Thanks for reading!
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  #2  
Old Sun 16 March 2014, 19:59
jhiggins7
Just call me: John #26
 
Hebron, Ohio
United States of America
Welcome to the Forum. The scenario you outline is doable. The electrics are fairly straight forward, simple schematic reading and wiring are required. You sound like you have captured the basic idea of the MechMate. If you are serious about building a serious CNC machine, buy the plans, read the Forum and read, read, read.
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  #3  
Old Sun 16 March 2014, 20:26
bwiab
Just call me: bwiab
 
denver co
United States of America
Thanks John. Been reading all day. Answered some of my own questions. Interesting to see that the average build is at 10.6 months.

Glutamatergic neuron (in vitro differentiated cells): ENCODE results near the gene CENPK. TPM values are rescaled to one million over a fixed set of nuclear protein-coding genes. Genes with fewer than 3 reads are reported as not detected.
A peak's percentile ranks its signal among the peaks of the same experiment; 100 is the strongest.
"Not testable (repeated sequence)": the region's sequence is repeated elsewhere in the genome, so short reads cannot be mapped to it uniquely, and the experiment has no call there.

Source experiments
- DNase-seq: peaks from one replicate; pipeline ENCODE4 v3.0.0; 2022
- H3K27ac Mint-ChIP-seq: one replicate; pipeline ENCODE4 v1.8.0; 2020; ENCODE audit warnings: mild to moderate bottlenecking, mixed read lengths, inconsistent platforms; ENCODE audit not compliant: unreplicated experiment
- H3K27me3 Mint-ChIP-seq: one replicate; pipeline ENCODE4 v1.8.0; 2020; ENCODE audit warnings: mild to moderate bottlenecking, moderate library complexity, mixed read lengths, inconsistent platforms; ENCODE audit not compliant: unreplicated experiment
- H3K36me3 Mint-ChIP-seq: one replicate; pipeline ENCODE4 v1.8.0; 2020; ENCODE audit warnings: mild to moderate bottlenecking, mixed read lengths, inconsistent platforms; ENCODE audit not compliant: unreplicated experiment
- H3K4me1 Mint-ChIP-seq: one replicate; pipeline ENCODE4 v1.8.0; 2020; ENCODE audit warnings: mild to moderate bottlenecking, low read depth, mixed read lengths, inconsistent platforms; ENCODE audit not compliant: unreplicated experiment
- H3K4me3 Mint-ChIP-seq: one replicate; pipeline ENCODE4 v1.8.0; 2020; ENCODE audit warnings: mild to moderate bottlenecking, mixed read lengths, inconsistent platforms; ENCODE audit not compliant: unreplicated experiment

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  #4  
Old Mon 17 March 2014, 04:18
MetalHead
Just call me: Mike
 
Columbiana AL
United States of America
Welcome aboard!
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  #5  
Old Mon 17 March 2014, 06:43
darren salyer
Just call me: Darren #101
 
Wentzville mo
United States of America
Welcome to the forum.
Sounds like you have the skills to build your own machine.
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  #6  
Old Mon 17 March 2014, 11:12
bwiab
Just call me: bwiab
 
denver co
United States of America
Thanks everyone!

The largest sheet stock I would be cutting is 62x100. What size table would I need for that?
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  #7  
Old Mon 17 March 2014, 12:05
smreish
Just call me: Sean - #5, 28, 58 and others
 
Orlando, Florida
United States of America